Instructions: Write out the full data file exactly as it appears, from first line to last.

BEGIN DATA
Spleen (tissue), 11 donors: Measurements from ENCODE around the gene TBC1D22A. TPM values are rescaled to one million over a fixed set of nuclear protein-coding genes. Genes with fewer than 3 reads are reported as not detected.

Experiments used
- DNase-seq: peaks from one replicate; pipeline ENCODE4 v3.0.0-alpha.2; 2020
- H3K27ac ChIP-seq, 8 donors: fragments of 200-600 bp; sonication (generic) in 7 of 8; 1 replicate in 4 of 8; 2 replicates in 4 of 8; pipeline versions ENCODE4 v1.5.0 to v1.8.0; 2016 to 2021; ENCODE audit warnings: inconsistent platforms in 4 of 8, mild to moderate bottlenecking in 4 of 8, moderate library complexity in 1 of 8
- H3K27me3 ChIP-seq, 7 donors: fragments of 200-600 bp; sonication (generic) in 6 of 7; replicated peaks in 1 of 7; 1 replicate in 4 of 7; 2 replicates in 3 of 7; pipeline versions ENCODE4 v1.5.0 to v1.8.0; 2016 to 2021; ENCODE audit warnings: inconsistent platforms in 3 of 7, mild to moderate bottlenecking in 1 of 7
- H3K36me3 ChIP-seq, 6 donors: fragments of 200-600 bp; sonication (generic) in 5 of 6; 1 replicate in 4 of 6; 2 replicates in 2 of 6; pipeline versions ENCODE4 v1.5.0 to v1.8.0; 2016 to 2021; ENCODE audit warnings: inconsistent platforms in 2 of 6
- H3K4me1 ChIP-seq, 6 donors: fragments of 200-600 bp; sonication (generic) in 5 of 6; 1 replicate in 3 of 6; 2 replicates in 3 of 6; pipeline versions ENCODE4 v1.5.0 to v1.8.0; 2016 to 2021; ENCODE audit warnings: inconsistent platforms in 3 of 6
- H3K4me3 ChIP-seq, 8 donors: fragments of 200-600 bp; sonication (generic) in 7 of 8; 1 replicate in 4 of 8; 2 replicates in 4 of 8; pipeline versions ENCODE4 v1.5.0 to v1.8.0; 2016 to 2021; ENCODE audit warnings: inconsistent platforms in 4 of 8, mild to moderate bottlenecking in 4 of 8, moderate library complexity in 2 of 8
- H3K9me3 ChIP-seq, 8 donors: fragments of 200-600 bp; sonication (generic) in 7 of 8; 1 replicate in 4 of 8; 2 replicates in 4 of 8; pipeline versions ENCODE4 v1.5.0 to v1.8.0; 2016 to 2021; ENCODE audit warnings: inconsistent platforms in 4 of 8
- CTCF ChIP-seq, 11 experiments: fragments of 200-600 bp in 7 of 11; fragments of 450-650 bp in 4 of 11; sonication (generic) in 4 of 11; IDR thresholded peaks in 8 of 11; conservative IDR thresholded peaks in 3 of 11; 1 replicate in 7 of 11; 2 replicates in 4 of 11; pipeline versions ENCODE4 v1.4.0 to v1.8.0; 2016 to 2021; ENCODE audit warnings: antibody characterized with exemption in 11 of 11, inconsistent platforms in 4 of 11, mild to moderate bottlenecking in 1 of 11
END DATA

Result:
Spleen (tissue), 11 donors: Measurements from ENCODE around the gene TBC1D22A. TPM values are rescaled to one million over a fixed set of nuclear protein-coding genes. Genes with fewer than 3 reads are reported as not detected.

Experiments used
- DNase-seq: peaks from one replicate; pipeline ENCODE4 v3.0.0-alpha.2; 2020
- H3K27ac ChIP-seq, 8 donors: fragments of 200-600 bp; sonication (generic) in 7 of 8; 1 replicate in 4 of 8; 2 replicates in 4 of 8; pipeline versions ENCODE4 v1.5.0 to v1.8.0; 2016 to 2021; ENCODE audit warnings: inconsistent platforms in 4 of 8, mild to moderate bottlenecking in 4 of 8, moderate library complexity in 1 of 8
- H3K27me3 ChIP-seq, 7 donors: fragments of 200-600 bp; sonication (generic) in 6 of 7; replicated peaks in 1 of 7; 1 replicate in 4 of 7; 2 replicates in 3 of 7; pipeline versions ENCODE4 v1.5.0 to v1.8.0; 2016 to 2021; ENCODE audit warnings: inconsistent platforms in 3 of 7, mild to moderate bottlenecking in 1 of 7
- H3K36me3 ChIP-seq, 6 donors: fragments of 200-600 bp; sonication (generic) in 5 of 6; 1 replicate in 4 of 6; 2 replicates in 2 of 6; pipeline versions ENCODE4 v1.5.0 to v1.8.0; 2016 to 2021; ENCODE audit warnings: inconsistent platforms in 2 of 6
- H3K4me1 ChIP-seq, 6 donors: fragments of 200-600 bp; sonication (generic) in 5 of 6; 1 replicate in 3 of 6; 2 replicates in 3 of 6; pipeline versions ENCODE4 v1.5.0 to v1.8.0; 2016 to 2021; ENCODE audit warnings: inconsistent platforms in 3 of 6
- H3K4me3 ChIP-seq, 8 donors: fragments of 200-600 bp; sonication (generic) in 7 of 8; 1 replicate in 4 of 8; 2 replicates in 4 of 8; pipeline versions ENCODE4 v1.5.0 to v1.8.0; 2016 to 2021; ENCODE audit warnings: inconsistent platforms in 4 of 8, mild to moderate bottlenecking in 4 of 8, moderate library complexity in 2 of 8
- H3K9me3 ChIP-seq, 8 donors: fragments of 200-600 bp; sonication (generic) in 7 of 8; 1 replicate in 4 of 8; 2 replicates in 4 of 8; pipeline versions ENCODE4 v1.5.0 to v1.8.0; 2016 to 2021; ENCODE audit warnings: inconsistent platforms in 4 of 8
- CTCF ChIP-seq, 11 experiments: fragments of 200-600 bp in 7 of 11; fragments of 450-650 bp in 4 of 11; sonication (generic) in 4 of 11; IDR thresholded peaks in 8 of 11; conservative IDR thresholded peaks in 3 of 11; 1 replicate in 7 of 11; 2 replicates in 4 of 11; pipeline versions ENCODE4 v1.4.0 to v1.8.0; 2016 to 2021; ENCODE audit warnings: antibody characterized with exemption in 11 of 11, inconsistent platforms in 4 of 11, mild to moderate bottlenecking in 1 of 11